Remember your right to remain silent during questioning, even during a seemingly benign Terry stop, as this will protect you from police obtaining that probable cause to conduct a search. Do not assume that law enforcement will behave in a way that safeguards your rights, and do not assume they have your best interests in mind. Oftentimes, their primary goal is to find some way to incriminate you, and not always through strictly legal means. Police may rely on the suspect not fully understanding their rights, so that evidence that could be later construed as inadmissible go overlooked.
2. How do police act on tip offs and informants to get a warrant?
In California, probable cause of criminal activity– the foundational basis of obtaining a search warrant– can sometimes be obtained through anonymous tip offs or police informants. Police acting upon these resources oftentimes represents a morally gray area within the law, inviting plenty of debate. It brings into question whether police should conduct a search and seizure on a person, circumventing the need for a warrant, citing one person’s statement as probable cause, especially considering the person presenting the information could be unreliable. In the case of Navarette vs. California, police got an anonymous tip from a driver, saying that they had been run off the road by a man in a pickup truck. The anonymous person in question was able to provide police with the license plate, make of the vehicle, and direction they were headed at the time of the incident. When police stopped the suspect, they had found thirty pounds of marijuana in the vehicle. When arrested, the suspect named Navarette argued that the police did not have sufficient information for probable cause, citing their inability to confirm the reliability or identity of the caller. The case went to the Supreme Court, who voted 5-4 against Navarette. The majority opinion stated that the person who provided the anonymous tip was an eyewitness who provided police with reasonable suspicion that Navarette was drunk at the time. To that end, police were working based on the ‘automobile exception,’ therefore the law, as defined by the State of California, gave them the means to conduct a warrantless search.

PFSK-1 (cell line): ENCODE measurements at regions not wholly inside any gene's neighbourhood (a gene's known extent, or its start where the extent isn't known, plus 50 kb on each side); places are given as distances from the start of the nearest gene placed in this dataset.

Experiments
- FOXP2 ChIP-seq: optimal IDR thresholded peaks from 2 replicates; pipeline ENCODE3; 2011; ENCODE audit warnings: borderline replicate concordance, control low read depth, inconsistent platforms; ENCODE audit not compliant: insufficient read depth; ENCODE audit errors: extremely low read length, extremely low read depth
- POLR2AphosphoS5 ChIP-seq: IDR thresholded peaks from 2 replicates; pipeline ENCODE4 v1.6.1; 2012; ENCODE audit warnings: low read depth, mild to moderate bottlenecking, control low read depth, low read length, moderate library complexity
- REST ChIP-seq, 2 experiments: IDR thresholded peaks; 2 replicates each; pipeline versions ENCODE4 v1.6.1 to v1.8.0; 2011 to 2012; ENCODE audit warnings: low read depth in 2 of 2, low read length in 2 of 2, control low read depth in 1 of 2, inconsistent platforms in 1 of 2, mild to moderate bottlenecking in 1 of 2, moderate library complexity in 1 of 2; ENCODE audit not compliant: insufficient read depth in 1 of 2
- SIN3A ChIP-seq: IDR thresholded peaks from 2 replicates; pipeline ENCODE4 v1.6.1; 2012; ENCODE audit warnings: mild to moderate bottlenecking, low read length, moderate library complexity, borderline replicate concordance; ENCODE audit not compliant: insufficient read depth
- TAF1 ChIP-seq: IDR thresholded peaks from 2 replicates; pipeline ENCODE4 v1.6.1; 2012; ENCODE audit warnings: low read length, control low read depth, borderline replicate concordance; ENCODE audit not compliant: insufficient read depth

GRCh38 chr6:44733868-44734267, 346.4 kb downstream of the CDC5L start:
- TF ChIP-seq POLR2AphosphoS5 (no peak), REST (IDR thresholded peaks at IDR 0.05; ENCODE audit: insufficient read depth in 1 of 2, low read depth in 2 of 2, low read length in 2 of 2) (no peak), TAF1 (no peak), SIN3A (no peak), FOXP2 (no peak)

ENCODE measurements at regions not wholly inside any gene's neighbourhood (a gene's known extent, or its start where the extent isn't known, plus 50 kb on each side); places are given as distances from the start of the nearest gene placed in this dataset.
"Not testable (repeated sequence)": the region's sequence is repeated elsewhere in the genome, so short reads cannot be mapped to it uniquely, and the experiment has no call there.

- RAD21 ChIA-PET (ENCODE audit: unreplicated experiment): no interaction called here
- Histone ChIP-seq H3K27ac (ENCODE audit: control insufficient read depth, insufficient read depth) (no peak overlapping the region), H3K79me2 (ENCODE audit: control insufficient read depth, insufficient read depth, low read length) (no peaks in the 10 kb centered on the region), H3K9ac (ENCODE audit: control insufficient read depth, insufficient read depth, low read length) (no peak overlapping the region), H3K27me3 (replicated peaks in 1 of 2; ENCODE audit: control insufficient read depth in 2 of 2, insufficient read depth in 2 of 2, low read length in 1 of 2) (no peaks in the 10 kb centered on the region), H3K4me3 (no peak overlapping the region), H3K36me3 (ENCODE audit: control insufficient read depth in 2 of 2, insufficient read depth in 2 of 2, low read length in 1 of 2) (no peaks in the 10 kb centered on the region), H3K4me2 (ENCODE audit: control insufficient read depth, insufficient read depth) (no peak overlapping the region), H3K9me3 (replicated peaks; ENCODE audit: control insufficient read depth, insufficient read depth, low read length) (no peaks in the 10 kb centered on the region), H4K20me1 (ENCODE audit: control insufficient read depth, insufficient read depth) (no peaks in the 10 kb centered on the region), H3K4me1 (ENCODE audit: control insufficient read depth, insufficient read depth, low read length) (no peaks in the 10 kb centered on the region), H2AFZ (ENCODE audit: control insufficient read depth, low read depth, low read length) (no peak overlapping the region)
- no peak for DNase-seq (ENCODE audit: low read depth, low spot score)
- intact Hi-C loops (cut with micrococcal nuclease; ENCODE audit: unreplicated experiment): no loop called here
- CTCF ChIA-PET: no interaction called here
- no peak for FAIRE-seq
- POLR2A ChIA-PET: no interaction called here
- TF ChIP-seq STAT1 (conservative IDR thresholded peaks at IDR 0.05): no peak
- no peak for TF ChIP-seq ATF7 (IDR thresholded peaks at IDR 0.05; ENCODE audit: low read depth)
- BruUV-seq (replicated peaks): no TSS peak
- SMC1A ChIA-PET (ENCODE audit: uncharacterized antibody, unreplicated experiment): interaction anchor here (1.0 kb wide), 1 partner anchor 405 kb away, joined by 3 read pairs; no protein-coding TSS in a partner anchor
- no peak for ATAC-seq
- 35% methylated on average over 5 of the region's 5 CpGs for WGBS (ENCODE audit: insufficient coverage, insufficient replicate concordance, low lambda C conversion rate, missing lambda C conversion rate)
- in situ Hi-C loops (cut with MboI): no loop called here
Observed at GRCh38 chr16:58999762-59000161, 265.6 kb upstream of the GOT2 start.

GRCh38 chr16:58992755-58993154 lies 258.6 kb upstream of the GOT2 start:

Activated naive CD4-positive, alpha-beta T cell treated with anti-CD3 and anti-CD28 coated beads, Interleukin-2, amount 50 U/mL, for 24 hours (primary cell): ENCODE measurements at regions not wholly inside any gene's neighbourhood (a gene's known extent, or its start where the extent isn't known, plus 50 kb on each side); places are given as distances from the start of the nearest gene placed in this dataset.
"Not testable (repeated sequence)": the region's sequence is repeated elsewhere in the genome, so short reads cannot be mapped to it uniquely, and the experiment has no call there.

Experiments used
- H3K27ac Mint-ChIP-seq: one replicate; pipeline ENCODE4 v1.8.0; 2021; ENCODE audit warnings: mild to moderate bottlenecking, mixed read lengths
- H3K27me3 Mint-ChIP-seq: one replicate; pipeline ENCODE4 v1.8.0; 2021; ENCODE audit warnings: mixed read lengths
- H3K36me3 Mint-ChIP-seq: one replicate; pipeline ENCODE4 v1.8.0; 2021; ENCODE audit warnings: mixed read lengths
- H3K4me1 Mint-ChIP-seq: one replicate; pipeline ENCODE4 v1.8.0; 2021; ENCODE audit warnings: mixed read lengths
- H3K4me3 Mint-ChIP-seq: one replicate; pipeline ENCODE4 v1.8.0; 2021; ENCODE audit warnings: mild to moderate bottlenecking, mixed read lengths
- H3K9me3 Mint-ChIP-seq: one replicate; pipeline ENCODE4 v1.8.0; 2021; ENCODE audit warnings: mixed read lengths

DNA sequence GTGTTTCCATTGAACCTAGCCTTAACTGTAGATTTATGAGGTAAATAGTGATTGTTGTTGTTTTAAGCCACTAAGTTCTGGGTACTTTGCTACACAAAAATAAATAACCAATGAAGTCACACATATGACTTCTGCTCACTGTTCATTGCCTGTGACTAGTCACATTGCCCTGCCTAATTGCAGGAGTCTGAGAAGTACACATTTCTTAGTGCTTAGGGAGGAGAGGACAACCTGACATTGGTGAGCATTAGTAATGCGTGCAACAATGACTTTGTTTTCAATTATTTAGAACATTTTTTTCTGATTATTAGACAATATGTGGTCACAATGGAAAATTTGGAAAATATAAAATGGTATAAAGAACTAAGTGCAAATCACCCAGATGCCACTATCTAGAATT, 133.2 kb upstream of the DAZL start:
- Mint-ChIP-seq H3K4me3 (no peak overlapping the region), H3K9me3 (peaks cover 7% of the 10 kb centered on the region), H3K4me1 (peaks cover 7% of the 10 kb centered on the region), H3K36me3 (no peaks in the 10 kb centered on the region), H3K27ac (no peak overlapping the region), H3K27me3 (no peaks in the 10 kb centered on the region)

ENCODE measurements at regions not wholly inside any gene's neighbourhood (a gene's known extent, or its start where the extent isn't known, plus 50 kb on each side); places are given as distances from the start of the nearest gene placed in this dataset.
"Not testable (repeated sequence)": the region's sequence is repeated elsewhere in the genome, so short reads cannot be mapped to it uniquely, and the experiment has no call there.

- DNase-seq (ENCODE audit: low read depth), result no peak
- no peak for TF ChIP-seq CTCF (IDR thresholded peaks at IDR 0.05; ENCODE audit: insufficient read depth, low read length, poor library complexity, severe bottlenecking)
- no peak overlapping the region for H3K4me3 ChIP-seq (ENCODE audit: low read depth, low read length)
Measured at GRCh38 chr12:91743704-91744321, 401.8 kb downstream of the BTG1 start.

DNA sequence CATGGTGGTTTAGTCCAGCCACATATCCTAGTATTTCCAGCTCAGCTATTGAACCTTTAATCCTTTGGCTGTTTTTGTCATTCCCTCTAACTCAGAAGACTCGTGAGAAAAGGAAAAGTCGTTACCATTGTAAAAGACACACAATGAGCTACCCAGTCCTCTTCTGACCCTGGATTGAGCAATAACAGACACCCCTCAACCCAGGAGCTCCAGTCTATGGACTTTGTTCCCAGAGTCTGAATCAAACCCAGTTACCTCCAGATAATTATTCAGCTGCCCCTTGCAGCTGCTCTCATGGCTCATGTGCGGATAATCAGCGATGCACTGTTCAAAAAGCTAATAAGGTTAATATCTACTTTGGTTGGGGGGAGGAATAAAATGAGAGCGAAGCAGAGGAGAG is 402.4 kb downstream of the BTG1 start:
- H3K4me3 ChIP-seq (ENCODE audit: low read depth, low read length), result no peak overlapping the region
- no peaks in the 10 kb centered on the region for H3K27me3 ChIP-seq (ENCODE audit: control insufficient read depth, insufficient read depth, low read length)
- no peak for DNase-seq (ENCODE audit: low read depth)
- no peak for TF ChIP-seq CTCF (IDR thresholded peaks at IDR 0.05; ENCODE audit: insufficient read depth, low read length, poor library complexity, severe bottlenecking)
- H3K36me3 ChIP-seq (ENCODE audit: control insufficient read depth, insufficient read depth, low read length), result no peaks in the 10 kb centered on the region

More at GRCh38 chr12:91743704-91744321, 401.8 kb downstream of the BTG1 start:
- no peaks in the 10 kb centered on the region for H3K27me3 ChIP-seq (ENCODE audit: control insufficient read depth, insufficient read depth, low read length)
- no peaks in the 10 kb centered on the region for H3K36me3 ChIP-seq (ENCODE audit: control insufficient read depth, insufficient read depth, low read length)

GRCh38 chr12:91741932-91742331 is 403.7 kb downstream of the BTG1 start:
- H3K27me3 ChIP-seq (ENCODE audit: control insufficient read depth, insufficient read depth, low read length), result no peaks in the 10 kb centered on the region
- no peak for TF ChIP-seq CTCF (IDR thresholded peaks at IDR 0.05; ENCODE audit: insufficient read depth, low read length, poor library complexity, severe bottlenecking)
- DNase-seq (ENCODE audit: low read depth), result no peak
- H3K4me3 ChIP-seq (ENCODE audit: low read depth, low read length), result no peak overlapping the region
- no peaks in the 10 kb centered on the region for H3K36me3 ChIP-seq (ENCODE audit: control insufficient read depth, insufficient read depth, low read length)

Anonymous tips, while providing police with ‘probable cause’ in the instance of stopping a car, California law defines different parameters for how a tip-off can be acted upon in different situations. An anonymous tip alone is not enough to give police probable cause to search a house or a place of business. Again, the definition of ‘probable cause’ is treated differently with different scenarios.
The types of tip-offs so far covered have been specifically referring to citizen informants– people who just happen to witness a crime or have pertinent information to an incident. Citizen informants come to police with this information without expectation of anything in return. Police confidential informants, on the other hand, are those who have some sort of arrangement with law enforcement for compensation for the information provided. You might recognize them by their unflattering monikers such as “narc,” “snitches,” or “rats.” Whatever the case, these informants cover an extensive array of different personal motives and means of operating with law enforcement. The most obvious examples of the use of these informants are in complex drug cases with many suspects involved. Police might press one suspect to inform on drug trafficking related activities, and gather evidence to build a stronger case against others involved. In return, the informant might get a lesser charge, or some court leniency upon sentencing. In other cases, a police confidential informant could simply be someone in it for the cash payment. Whatever the situation, the use of police confidential informants comes with some caveats, and represents some morally gray area in law. Police themselves admit there are issues with the use of informants. The informant may only be telling law enforcement what they want to hear; they’re incentivised by their compensation, and more information means better compensation. Officers themselves cannot always keep their promise of compensating the informant– in many cases, it’s simply out of their hands. Even when using non-compensated informants, the question of motive and human fallibility come into play. It’s easy to see how law enforcement could act on a tip-off that originated purely from the informant’s desire for revenge against the suspect. In the instance of a tip-off that states or implies an imminent danger, law enforcement usually cannot attain the pertinent background information necessary on the suspect before acting upon that information. This is often where racial profiling and biases come into play.